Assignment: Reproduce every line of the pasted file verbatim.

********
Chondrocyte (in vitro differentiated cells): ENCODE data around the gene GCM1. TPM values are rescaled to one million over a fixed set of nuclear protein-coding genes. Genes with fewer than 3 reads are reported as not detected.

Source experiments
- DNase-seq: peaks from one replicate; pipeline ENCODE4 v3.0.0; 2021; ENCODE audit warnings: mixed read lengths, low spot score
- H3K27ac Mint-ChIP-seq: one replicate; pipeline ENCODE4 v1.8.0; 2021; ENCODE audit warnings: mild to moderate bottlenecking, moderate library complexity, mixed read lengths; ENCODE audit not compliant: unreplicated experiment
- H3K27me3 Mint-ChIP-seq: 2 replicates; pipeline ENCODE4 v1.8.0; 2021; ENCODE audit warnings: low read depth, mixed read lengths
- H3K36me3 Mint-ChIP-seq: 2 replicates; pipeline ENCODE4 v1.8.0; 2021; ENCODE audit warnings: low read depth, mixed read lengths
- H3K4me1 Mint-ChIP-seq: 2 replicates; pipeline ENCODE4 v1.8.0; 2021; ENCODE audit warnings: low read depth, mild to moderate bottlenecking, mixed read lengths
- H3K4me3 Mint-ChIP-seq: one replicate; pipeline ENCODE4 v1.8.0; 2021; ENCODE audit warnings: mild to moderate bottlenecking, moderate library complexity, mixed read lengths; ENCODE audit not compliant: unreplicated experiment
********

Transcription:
Chondrocyte (in vitro differentiated cells): ENCODE data around the gene GCM1. TPM values are rescaled to one million over a fixed set of nuclear protein-coding genes. Genes with fewer than 3 reads are reported as not detected.

Source experiments
- DNase-seq: peaks from one replicate; pipeline ENCODE4 v3.0.0; 2021; ENCODE audit warnings: mixed read lengths, low spot score
- H3K27ac Mint-ChIP-seq: one replicate; pipeline ENCODE4 v1.8.0; 2021; ENCODE audit warnings: mild to moderate bottlenecking, moderate library complexity, mixed read lengths; ENCODE audit not compliant: unreplicated experiment
- H3K27me3 Mint-ChIP-seq: 2 replicates; pipeline ENCODE4 v1.8.0; 2021; ENCODE audit warnings: low read depth, mixed read lengths
- H3K36me3 Mint-ChIP-seq: 2 replicates; pipeline ENCODE4 v1.8.0; 2021; ENCODE audit warnings: low read depth, mixed read lengths
- H3K4me1 Mint-ChIP-seq: 2 replicates; pipeline ENCODE4 v1.8.0; 2021; ENCODE audit warnings: low read depth, mild to moderate bottlenecking, mixed read lengths
- H3K4me3 Mint-ChIP-seq: one replicate; pipeline ENCODE4 v1.8.0; 2021; ENCODE audit warnings: mild to moderate bottlenecking, moderate library complexity, mixed read lengths; ENCODE audit not compliant: unreplicated experiment